The History Of Apples

April 28, 2013 in Daily Bulletin

Rowan Jacobsen took a look at the history of the apple:

  • Each apple tree is different. The seeds that turn into a tree are a combination of the father’s and mother’s genes, and produce a brand new type of apple. Most aren’t that great.
  • But when a new tree does produce good apples, the only way to get more of that type of apple is by cloning it through a graft of one of its shoots.
  • Therefore every Granny Smith apple is produced from a direct clone of a tree that first grew in 1868.
  • America used to have thousands of strains of apples each unique in its own way, but the rise of industrialized farming led to most people settling on just a few different types of apples.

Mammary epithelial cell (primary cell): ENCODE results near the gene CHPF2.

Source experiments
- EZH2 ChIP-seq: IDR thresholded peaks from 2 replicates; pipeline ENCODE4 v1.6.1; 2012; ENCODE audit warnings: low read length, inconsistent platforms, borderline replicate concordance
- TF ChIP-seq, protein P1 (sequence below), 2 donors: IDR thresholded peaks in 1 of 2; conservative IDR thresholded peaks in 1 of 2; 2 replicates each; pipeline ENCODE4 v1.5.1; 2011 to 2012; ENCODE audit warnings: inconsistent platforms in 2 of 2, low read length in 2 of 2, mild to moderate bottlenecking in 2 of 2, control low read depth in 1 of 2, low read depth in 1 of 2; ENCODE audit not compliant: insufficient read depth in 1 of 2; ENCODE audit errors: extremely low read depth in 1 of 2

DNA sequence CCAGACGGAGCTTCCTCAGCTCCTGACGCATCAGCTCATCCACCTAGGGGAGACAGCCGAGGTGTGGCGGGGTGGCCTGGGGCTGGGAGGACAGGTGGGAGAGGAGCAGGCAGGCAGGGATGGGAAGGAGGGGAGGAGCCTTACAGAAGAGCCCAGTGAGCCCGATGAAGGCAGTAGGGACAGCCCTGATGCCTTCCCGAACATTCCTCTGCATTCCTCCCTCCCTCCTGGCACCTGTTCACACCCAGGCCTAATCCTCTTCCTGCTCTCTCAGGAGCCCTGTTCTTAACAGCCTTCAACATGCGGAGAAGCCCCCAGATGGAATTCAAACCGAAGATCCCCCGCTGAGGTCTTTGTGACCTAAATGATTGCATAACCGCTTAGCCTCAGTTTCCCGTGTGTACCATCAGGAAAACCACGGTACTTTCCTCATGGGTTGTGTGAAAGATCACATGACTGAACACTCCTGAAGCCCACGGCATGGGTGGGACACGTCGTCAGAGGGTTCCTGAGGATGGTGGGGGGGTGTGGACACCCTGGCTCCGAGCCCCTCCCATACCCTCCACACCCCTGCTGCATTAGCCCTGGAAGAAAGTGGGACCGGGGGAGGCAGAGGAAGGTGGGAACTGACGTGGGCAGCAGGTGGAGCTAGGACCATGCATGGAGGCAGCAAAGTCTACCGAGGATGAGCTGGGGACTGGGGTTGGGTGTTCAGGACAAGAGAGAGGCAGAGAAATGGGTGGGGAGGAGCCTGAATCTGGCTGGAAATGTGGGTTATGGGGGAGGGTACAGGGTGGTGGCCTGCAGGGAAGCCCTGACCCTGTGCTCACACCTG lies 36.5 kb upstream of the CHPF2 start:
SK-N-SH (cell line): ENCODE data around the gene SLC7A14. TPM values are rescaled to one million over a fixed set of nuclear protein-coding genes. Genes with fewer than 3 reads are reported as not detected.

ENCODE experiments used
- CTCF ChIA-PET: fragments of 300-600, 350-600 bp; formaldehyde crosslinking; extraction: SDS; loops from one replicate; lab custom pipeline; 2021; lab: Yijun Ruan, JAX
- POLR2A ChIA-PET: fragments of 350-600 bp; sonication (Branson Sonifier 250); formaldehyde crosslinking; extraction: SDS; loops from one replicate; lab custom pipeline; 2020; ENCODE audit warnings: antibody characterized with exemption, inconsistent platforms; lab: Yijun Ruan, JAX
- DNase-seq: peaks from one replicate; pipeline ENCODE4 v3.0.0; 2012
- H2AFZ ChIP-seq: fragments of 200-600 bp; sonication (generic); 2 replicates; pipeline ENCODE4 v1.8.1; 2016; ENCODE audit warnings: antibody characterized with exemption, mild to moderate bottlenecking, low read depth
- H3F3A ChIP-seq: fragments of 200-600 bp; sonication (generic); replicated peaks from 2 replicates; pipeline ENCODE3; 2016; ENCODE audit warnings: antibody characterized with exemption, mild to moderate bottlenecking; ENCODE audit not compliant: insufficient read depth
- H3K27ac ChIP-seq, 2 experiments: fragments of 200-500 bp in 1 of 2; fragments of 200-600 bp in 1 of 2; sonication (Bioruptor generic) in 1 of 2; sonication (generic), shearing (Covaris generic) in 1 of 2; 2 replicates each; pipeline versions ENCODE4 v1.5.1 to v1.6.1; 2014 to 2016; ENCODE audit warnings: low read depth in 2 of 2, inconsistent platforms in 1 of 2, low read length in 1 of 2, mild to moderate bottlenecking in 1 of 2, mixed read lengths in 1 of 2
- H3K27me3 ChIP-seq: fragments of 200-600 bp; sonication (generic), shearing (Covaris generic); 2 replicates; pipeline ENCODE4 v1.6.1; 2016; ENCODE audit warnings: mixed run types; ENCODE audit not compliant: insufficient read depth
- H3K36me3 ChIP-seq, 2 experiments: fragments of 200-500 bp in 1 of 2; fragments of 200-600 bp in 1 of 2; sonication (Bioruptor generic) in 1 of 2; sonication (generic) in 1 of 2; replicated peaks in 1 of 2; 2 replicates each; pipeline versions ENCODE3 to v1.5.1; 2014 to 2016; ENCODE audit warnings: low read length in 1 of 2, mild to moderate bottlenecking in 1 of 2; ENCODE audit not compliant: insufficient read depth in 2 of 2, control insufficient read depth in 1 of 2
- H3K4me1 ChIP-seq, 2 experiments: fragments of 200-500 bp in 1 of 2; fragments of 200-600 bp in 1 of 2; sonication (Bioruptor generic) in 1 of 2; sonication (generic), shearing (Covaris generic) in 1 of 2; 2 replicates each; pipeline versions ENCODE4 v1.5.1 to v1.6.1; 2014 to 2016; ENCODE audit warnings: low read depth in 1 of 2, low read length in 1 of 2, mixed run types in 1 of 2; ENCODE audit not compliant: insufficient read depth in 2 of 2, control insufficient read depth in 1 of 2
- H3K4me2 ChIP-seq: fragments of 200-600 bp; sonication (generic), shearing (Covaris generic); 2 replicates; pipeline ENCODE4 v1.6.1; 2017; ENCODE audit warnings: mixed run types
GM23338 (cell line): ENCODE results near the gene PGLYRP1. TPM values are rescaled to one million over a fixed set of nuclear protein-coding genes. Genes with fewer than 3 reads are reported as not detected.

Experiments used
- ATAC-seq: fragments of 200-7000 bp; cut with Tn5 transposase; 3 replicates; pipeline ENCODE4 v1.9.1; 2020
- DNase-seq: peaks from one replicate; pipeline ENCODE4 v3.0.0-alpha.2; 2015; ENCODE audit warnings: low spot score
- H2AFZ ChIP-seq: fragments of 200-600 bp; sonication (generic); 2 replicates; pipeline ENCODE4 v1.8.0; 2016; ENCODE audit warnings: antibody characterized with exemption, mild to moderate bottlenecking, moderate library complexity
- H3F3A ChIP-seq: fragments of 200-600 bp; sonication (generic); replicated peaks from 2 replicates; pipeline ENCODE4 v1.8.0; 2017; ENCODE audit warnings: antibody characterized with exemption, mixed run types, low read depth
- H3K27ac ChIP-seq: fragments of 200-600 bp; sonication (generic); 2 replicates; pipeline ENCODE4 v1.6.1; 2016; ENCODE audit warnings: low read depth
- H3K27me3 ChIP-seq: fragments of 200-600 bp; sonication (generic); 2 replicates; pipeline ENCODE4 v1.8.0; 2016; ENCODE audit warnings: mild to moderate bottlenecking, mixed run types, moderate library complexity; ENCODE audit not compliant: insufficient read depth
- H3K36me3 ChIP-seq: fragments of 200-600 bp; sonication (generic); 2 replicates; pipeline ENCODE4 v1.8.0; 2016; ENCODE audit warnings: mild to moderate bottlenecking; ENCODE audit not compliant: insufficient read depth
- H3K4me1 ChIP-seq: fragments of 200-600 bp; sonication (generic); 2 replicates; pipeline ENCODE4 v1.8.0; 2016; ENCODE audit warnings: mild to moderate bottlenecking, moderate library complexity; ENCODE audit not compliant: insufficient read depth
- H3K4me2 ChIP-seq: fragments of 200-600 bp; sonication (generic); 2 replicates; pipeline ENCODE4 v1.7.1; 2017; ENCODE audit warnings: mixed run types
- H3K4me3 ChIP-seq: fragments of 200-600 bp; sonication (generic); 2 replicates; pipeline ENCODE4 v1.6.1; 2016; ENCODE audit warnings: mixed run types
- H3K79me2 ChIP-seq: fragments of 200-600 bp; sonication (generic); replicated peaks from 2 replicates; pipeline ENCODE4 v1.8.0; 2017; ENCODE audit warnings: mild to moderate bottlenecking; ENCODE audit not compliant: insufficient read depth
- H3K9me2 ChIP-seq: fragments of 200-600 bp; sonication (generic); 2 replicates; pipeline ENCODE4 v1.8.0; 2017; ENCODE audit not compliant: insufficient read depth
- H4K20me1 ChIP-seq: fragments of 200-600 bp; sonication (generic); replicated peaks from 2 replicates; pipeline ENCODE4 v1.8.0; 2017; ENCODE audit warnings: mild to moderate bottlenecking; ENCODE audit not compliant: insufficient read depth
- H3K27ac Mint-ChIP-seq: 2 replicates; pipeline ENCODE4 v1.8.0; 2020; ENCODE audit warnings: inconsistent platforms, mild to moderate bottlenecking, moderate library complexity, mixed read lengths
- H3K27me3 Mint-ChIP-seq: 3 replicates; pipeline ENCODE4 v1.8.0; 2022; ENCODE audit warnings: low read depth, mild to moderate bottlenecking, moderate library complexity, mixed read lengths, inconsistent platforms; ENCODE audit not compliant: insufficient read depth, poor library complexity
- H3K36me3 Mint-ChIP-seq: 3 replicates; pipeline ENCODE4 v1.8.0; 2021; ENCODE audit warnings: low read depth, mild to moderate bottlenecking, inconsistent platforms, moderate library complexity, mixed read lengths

• America’s prohibition is also partly to blame for the decline in diversity of apples. Some of them made excellent ciders but died out when alcohol was banned.
  • Nowadays new strains of apples are protected by intellectual property rights that restrict how they can be grown, and require a licensing fee for each apple that is produced.

Read more about the man who’s trying to identify, catalogue, and revive America’s various apples, what different apples such as Wolf River and Harrison looked like, and what the hunt for an apple is like over here.

Source: Mother Jones